Originally Posted: Jun 26, 2013
Last Updated: Jun 26, 2013
Finals are over. Grades are in. The walk has been taken and tassels are turned. You've spent the last four years (give or take a few) completing what many won't: college. Over three million students graduate from college every year, entering into the post-college world. It's exciting and scary all at the same time, and you may be a bit flustered by what to expect.
Here are five things you can do, despite the economy, to boost your lifetime career goals.
Perhaps one of the best ways to advance your post-college career is networking. This simple task, grounded in communicating effectively, can take you great places. If you're new to networking, or perhaps professional socializing, this idea can be a bit overwhelming. A great way to get accustomed to networking is to start at social events in your town or city. Whether you go out to your favorite local spots to meet other professionals or seek out social networking events, you can meet some awesome contacts. Instead of a conference or perhaps traditional method of networking, you may choose to go to a party of sorts. NetParty.com is a networking event hotspot, giving you the lowdown on social networking events in major cities. Remember, it's not always about what you know, but who you know.
Internships are a great way to expand your professional experience—with the possibility of earning an additional perk like an hourly wage! With an internship, the end result and placement on your résumé tend to matter more than what tasks you actually did during the course of it. You may get an internship for an amazing company, but the duties themselves may not be what you're interested in, or you could get an internship with a smaller company but hold a lot more responsibility. The best internships are those in your desired field, but don't discount the ones for companies not directly related. If you're looking to get into a general profession such as business, communications, or human resources, you should be able to find a variety of companies needing employees with those skills. The key to finding a good internship is to ask professors and school administrators for help, and to also actively seek out businesses you're interested in on your own.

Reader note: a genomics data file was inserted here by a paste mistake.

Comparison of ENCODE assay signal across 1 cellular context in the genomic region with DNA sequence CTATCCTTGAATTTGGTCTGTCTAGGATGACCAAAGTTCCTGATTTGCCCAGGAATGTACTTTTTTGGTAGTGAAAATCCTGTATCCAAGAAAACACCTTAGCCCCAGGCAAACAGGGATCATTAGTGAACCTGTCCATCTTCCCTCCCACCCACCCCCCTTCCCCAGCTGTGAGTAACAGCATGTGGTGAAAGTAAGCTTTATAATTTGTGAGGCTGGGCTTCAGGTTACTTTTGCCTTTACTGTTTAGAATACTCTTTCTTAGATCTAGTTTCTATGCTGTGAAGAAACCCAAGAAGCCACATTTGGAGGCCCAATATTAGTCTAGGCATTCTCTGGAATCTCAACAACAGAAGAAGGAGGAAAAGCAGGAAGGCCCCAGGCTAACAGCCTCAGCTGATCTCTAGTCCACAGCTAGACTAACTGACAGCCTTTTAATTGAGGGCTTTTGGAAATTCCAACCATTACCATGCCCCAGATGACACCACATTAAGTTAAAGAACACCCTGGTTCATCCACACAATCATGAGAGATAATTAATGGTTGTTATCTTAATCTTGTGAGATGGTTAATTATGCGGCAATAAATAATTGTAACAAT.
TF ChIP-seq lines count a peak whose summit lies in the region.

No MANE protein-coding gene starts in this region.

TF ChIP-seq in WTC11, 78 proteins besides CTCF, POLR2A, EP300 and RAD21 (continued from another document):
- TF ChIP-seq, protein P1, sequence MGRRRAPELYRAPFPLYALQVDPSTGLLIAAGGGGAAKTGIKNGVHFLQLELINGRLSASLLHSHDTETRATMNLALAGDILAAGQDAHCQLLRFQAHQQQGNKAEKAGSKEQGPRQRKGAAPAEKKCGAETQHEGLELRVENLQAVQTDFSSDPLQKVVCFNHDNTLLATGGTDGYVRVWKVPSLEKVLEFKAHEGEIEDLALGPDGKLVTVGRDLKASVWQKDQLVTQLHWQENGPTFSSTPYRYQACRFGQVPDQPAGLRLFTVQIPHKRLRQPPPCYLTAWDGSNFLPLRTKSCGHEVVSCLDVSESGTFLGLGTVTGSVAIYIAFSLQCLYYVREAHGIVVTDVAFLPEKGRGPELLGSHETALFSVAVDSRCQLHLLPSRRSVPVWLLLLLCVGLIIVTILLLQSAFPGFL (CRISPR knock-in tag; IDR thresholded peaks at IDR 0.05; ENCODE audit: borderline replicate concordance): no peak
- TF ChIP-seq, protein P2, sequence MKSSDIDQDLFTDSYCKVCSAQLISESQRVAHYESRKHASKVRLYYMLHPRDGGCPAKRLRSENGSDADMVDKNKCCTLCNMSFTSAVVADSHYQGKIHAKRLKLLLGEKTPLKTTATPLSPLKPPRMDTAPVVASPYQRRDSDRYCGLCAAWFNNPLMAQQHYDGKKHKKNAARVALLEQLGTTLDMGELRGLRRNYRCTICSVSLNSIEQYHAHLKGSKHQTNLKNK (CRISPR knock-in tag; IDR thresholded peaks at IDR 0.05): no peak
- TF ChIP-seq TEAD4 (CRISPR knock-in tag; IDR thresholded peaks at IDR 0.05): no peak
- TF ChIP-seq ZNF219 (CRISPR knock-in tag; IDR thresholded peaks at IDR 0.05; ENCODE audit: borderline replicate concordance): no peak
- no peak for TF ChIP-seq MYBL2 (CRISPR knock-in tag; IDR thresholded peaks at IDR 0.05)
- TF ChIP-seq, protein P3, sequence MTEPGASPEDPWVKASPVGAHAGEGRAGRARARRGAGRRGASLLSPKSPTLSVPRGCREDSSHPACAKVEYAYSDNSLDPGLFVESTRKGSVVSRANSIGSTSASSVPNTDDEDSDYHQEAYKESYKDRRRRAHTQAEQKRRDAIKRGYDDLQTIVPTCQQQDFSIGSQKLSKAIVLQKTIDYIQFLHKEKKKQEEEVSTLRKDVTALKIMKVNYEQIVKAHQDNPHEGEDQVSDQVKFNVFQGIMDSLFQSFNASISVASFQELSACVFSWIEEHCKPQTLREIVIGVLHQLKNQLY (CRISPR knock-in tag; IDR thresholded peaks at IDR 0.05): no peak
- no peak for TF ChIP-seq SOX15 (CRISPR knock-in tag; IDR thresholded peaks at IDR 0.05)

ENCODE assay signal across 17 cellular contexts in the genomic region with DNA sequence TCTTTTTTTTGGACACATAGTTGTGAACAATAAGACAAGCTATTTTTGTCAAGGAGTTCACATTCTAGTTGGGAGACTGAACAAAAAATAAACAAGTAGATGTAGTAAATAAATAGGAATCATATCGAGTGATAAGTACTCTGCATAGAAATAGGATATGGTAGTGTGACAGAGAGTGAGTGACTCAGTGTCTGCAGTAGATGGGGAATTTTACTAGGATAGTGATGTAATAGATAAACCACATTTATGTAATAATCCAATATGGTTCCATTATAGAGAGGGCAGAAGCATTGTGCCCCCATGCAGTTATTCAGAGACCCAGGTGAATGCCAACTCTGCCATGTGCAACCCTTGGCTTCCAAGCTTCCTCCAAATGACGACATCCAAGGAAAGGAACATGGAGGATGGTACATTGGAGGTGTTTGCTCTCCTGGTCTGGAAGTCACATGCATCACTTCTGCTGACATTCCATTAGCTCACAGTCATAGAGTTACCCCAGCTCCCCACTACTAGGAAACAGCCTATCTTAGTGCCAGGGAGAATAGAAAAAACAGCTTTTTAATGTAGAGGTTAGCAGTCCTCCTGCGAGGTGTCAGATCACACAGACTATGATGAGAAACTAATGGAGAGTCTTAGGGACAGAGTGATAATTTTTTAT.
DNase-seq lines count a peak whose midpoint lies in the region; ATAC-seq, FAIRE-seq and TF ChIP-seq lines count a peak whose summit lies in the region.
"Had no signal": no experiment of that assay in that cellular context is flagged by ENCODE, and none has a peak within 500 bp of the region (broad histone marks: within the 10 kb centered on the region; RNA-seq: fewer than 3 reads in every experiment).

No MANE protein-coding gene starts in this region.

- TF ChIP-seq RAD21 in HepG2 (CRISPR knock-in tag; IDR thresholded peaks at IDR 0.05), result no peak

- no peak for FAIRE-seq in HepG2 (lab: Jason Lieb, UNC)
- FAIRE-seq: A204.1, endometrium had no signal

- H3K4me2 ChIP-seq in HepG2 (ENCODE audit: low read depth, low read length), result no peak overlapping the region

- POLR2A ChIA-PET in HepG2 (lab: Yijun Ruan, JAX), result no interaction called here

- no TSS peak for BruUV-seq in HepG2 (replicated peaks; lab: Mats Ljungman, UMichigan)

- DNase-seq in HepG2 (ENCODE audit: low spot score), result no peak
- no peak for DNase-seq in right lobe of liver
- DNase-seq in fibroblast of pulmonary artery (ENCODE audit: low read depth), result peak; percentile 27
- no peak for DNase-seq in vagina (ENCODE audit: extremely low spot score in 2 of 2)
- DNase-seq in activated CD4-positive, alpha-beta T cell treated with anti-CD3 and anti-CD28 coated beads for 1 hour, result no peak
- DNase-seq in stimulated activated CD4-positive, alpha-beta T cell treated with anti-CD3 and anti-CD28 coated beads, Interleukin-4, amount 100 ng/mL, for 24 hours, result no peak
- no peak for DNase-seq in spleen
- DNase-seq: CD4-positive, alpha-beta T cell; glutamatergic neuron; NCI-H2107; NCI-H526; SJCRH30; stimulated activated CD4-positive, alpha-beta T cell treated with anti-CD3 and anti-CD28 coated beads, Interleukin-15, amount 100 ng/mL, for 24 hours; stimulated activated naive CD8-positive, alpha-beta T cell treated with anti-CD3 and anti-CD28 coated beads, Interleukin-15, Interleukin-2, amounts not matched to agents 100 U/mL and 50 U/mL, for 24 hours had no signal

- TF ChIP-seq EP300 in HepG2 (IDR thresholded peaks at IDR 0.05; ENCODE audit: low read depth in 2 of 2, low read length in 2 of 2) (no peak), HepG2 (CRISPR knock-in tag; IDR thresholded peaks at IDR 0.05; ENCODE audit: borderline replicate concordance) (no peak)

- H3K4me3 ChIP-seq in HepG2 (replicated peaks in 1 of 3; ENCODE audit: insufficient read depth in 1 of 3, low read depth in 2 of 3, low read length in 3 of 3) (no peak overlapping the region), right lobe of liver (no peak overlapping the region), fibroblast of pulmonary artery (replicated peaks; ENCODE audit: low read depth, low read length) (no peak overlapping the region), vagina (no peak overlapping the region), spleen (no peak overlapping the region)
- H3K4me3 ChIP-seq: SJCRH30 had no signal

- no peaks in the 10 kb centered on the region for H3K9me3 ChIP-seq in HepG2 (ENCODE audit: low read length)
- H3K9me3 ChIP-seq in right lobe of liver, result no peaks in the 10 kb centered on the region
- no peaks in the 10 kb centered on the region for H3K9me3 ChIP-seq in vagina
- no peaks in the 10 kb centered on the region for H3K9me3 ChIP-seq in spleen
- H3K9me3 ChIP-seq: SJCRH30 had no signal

While this title may have some negative connotation associated with it, being a freelancer can also show a great deal of drive, motivation, and professionalism. A few things should be noted about entering the freelance world.
1. It is very difficult; unlike having someone continuously hand you work, you have to actively seek out new job opportunities and work on your own.
2. You must be very organized. This is two-part; not only do you need to be organized when it comes to completing the work and keeping it neat, but you also must be organized when it comes to your time. Time management is crucial for freelancing. You have deadlines, restrictions, and major responsibilities.
3. You can do a lot. Freelance is a great way to expand your portfolio with many different types of work, while keeping within your field. You are your own boss, so you can pick and choose which jobs you want to take, giving you more responsibility over your career.
Freelance typically works best for those who can produce a product on their own, like a writer, designer, or coder, but other freelance work may be available. Visit sites like Elance.com to find a plethora of freelance work from all over the world.
Every recent grad has this magnificent idea that when they graduate college they are going to get their dream job and everything will be hunky dory. I don’t want to be the one to pop your bubble, but the reality is that there is always going to be someone far more qualified than you are. Instead of applying for jobs that require a lot of experience, apply for entry-level positions. It may not exactly be the job you want, but if it's with a company you want to work for, you may be able to move your way up to that dream job. Everyone has to start somewhere.
If you majored in something that requires more schooling to really earn a good job in your profession, then taking the big step into graduate school makes sense. Those in medicine, law, or other professions may need the additional schooling right off the bat, but many other fields, particularly in the sciences, offer more opportunities to those with advanced degrees. If you're not seeking a profession that needs more schooling but know that you want to go to grad school in the future, consider going straight after undergrad. While many business graduate schools would like candidates and students to have some professional work experience, academic merit and glowing recommendations may be all you need to advance your educational career. Once you finish graduate school, you can pursue jobs with higher requirements.
Graduating from college is one of the most exciting things you will do in your life, but it's also scary. Explore all your postgraduate options and do what's best for you and your career.